• Dad’s evolutionary programming wants his children to grow up big and strong so that they can survive and populate the gene pool with his genes, thus fulfilling his biological imperative of passing on his DNA to future generations. Dad’s genes tell a baby—still in utero—to soak up all the extra nutrients possible for increased growth. 

But where do those nutrients come from? 


  • Mom’s evolutionary programming wants to survive pregnancy and childbirth! Pregnancy can take a toll on women, especially when it comes to health and nutrition in the early age of human evolution. So Mom’s genes suppress the child’s growth in utero to help manage the baby’s use of her nutritional resources so they can both prosper.

The Bigger Picture: Dad’s IGF protein growth factor will encourage his kid to grow tall. Mom’s IGF2R protein inhibitor gene will try to cancel out some of those growth factors. But those are just two genes out of hundreds that go into determining your child’s height. While Mom’s genes certainly have a part to play when it comes to your child’s height, it doesn’t matter whether you’re of average height or a giantess.

It’s all up to the genes. 

But you may find more answers than you ever thought possible with SneakPeek.

Quit the Guessing Game With SneakPeek Traits 

Despite the research, pinpointing exactly how your kid will turn out—and especially why they’ll turn out that way—is like finding a needle in a haystack. Comparing Mom and Dad’s traits will allow you to make educated guesses (at best) but to learn about your child’s traits, you’ll need to look at his DNA, not yours. And for that, you can use the SneakPeek Traits test

While you won’t foretell if your daughter gets into Harvard or your son wins a Nobel Prize, you might be surprised at just how much valuable information is written right into their DNA. 

  • Height as an adult
  • Nutritional profile
  • Unique sleep behaviors
  • Eye color and pattern
  • Hair color and texture
  • And so much more!

Information about your baby’s traits is only a quick cheek swab and lab test away. There’s no reason to spend the next 18+ years musing over their future when you can find out earlier than ever with SneakPeek Traits. If only the test showed whether your kiddo shares your inquisitiveness and curiosity, too.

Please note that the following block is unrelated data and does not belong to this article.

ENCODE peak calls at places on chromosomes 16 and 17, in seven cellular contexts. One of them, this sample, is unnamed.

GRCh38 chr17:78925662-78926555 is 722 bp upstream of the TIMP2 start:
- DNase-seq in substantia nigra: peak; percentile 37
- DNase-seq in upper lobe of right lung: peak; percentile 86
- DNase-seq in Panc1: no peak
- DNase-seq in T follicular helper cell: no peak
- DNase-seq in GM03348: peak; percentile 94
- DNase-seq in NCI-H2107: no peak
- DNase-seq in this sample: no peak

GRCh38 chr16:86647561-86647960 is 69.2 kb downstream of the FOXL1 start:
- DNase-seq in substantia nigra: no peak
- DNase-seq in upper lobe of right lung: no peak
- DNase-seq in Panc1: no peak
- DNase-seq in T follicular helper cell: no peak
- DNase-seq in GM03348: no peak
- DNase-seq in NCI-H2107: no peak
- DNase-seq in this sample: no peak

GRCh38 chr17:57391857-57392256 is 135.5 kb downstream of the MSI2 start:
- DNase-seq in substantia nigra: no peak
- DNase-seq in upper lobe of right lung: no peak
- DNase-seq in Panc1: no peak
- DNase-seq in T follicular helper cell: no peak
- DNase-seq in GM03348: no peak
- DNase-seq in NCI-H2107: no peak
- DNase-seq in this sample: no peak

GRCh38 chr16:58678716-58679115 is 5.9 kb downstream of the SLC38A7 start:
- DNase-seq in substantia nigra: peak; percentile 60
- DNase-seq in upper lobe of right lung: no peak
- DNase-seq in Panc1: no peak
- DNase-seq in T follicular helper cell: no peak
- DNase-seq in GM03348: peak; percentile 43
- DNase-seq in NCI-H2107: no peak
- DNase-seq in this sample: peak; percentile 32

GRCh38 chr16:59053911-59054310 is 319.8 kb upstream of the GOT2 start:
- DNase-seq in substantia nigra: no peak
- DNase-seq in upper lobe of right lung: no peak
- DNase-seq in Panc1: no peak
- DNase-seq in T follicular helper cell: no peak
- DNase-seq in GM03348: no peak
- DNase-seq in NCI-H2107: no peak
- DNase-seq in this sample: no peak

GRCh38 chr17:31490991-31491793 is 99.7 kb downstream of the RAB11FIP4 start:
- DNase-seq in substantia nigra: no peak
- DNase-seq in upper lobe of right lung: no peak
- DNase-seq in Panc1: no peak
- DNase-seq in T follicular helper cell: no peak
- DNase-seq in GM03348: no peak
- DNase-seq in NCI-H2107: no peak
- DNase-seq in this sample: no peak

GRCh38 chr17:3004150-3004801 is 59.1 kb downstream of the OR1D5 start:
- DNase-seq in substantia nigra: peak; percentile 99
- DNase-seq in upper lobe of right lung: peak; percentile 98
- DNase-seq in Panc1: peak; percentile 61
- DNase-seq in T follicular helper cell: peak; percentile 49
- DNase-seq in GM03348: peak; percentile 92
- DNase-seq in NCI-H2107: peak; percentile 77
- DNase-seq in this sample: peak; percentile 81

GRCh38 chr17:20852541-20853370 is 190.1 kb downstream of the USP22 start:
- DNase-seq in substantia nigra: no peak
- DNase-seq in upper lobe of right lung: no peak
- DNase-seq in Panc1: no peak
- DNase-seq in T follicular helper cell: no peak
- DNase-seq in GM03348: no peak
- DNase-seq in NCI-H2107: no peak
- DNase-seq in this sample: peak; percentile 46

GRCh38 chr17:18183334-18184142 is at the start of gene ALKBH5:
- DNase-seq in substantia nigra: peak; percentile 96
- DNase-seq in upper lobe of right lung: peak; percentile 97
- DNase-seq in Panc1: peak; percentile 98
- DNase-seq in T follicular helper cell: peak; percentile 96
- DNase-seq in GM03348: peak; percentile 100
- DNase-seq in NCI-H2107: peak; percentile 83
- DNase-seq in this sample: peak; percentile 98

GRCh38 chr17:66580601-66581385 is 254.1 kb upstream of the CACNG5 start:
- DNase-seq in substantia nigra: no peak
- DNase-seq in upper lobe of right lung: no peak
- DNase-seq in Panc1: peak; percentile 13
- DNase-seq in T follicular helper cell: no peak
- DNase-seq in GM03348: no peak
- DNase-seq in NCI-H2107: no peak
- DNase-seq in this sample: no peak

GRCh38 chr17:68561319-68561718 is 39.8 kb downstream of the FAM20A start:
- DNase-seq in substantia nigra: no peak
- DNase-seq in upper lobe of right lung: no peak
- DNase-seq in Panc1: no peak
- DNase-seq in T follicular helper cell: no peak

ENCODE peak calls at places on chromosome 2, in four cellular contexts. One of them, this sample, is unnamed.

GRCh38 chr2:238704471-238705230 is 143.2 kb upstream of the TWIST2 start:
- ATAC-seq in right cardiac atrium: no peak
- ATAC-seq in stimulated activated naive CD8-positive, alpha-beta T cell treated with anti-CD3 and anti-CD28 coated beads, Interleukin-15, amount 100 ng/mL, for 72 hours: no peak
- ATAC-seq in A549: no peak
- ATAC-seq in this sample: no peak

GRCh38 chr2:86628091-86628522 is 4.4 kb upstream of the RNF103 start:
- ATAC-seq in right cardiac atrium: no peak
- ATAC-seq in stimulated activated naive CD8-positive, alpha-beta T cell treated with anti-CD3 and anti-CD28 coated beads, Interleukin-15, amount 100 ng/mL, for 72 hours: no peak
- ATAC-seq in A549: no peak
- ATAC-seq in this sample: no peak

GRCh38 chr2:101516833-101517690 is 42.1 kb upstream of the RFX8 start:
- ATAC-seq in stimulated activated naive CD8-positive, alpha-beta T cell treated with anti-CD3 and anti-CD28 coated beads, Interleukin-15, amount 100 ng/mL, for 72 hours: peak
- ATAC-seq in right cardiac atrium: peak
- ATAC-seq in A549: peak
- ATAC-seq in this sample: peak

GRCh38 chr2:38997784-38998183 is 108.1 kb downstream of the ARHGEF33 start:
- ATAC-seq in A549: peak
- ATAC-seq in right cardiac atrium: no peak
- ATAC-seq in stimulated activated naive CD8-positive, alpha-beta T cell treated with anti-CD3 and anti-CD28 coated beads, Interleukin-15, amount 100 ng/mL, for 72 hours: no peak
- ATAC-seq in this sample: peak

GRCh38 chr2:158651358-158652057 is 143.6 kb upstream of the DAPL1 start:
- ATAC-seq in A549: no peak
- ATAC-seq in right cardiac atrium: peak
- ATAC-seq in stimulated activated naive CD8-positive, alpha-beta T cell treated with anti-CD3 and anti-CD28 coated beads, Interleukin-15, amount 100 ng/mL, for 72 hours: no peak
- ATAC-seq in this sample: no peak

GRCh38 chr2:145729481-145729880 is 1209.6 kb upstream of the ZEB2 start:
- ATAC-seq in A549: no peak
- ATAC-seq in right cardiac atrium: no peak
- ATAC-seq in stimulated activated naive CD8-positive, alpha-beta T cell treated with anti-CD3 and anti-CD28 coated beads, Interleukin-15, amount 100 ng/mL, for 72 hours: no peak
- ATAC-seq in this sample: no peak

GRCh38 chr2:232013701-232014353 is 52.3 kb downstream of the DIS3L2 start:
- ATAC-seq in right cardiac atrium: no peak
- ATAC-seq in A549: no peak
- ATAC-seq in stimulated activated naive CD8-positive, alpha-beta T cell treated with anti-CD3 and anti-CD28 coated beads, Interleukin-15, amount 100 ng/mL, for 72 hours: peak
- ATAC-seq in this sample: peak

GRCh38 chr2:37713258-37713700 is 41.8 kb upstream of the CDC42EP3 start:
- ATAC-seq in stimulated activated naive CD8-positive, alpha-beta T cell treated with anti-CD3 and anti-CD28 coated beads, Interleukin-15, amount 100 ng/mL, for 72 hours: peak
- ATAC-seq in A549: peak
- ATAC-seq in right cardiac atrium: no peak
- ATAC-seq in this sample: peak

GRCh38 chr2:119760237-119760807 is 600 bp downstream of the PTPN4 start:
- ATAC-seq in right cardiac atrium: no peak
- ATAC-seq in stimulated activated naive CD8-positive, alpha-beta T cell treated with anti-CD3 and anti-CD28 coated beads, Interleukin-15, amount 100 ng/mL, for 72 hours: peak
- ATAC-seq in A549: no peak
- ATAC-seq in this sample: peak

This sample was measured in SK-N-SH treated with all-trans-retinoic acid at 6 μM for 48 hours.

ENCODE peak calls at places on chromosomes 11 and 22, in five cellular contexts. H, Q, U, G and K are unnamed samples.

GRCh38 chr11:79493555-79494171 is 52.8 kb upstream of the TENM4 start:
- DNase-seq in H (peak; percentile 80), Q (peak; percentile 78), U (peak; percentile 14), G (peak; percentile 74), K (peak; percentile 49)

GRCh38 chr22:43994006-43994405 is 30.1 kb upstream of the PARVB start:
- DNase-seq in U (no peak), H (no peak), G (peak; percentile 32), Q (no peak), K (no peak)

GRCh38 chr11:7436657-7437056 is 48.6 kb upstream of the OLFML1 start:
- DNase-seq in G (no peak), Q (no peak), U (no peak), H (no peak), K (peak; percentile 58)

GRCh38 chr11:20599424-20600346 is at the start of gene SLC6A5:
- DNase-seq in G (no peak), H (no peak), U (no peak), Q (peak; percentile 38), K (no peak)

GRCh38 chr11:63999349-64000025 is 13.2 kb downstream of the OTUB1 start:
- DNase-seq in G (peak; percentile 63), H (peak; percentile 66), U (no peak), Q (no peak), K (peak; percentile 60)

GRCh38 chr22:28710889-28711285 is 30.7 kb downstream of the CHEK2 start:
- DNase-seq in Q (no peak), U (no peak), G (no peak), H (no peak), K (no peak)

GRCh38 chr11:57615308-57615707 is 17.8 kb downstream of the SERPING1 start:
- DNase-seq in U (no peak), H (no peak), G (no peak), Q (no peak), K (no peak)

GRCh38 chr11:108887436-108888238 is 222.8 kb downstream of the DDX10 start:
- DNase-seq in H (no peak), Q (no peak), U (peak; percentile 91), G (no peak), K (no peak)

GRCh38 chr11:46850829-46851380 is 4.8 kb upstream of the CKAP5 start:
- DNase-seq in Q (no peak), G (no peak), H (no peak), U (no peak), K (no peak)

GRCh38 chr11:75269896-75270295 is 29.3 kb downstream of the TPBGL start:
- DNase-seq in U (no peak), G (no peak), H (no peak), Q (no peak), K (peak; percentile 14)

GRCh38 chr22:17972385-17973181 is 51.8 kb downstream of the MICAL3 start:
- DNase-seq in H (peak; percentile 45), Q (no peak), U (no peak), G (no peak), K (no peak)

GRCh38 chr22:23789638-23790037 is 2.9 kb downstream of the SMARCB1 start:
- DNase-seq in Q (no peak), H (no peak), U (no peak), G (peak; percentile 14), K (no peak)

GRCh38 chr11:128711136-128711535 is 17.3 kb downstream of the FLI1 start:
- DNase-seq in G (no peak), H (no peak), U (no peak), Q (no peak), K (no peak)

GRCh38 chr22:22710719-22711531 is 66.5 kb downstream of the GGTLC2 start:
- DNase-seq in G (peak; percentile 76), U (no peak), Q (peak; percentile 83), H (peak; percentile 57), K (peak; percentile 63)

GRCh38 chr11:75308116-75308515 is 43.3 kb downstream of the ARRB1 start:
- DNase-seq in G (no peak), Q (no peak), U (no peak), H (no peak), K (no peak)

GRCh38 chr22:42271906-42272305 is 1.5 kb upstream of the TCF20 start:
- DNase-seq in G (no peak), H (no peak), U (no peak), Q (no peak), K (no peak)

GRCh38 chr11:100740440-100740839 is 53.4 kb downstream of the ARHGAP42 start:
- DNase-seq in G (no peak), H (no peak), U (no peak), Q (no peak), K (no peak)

NPR. Which Genes Make You Taller? A Whole Bunch Of Them, It Turns Out. https://www.npr.org/sections/health-shots/2017/02/01/512859830/which-genes-make-you-taller-a-whole-lot-it-turns-out

Family Education. 8 Traits Babies Inherit From Their Mother. https://www.familyeducation.com/pregnancy/traits-babies-inherit-from-their-mother

New York Times. Why Do We Inherit Mitochondrial DNA Only From Our Mothers? https://www.nytimes.com/2016/06/24/science/mitochondrial-dna-mothers.html

The Conversation. Do you share more genes with your mother or father? https://theconversation.com/do-you-share-more-genes-with-your-mother-or-your-father-50076

LibreTexts. Mendelian Inheritance. https://bio.libretexts.org/Bookshelves/Human_Biology/Book%3A_Human_Biology_(Wakim_and_Grewal)/08%3A_Inheritance/8.4%3A_Mendelian_Inheritance

National Center for Biotechnology Information. Understanding Genetics: A District of Columbia Guide for Patients and Health Professionals. https://www.ncbi.nlm.nih.gov/books/NBK132145/

Merck Manual. Genes and Chromosomes. https://www.merckmanuals.com/home/fundamentals/genetics/genes-and-chromosomes

NBC News. Are you destined to inherit your mother’s body? http://www.nbcnews.com/id/35254750/ns/health-womens_health/t/destined-inherit-your-moms-body/#.X2qaVJNKiL4

National Center for Biotechnology Information. Body mass index associations between mother and offspring from birth to age 18: the Fels Longitudinal Study. https://www.ncbi.nlm.nih.gov/pmc/articles/PMC5478810/

Sleep Medicine. The association of mothers’ and fathers’ insomnia symptoms with school-aged children’s sleep assessed by parent report and in-home sleep-electroencephalography. https://www.sciencedirect.com/science/article/pii/S1389945717303039 

The John Hopkins Newsletter. Children and mothers share sleep patterns. https://www.jhunewsletter.com/article/2017/09/children-and-mothers-share-sleep-patterns

University Hospitals Case Medical Center. Mother’s genes can impact aging process. https://www.sciencedaily.com/releases/2013/08/130821132710.htm 

Facts, Views & Vision: Issues in Obstetrics, Gynaecology and Reproductive Health. Can we define maternal age as a genetic disease? https://www.ncbi.nlm.nih.gov/pmc/articles/PMC4086015/ 

Independent. Children inherit their intelligence from their mother not their father, say scientists. https://www.independent.co.uk/news/science/children-intelligence-iq-mother-inherit-inheritance-genetics-genes-a7345596.html

Karger. Insulin-Like Growth Factor 2 in Development and Disease: A Mini-Review. https://www.karger.com/Article/Fulltext/343995

NPR. Which Genes Make You Taller? A Whole Bunch Of Them, It Turns Out. https://www.npr.org/sections/health-shots/2017/02/01/512859830/which-genes-make-you-taller-a-whole-lot-it-turns-out

Children’s Hospital of Philadelphia. X-linked Recessive: Red-Green Color Blindness, Hemophilia A. https://www.chop.edu/conditions-diseases/x-linked-recessive-red-green-color-blindness-hemophilia

SneakPeek aims to provide the most accurate and up-to-date information to help our readers make informed decisions regarding their health before, during, and after pregnancy. This article was written based upon trusted scientific research studies and/or articles. Credible information sources for this article are cited and hyperlinked.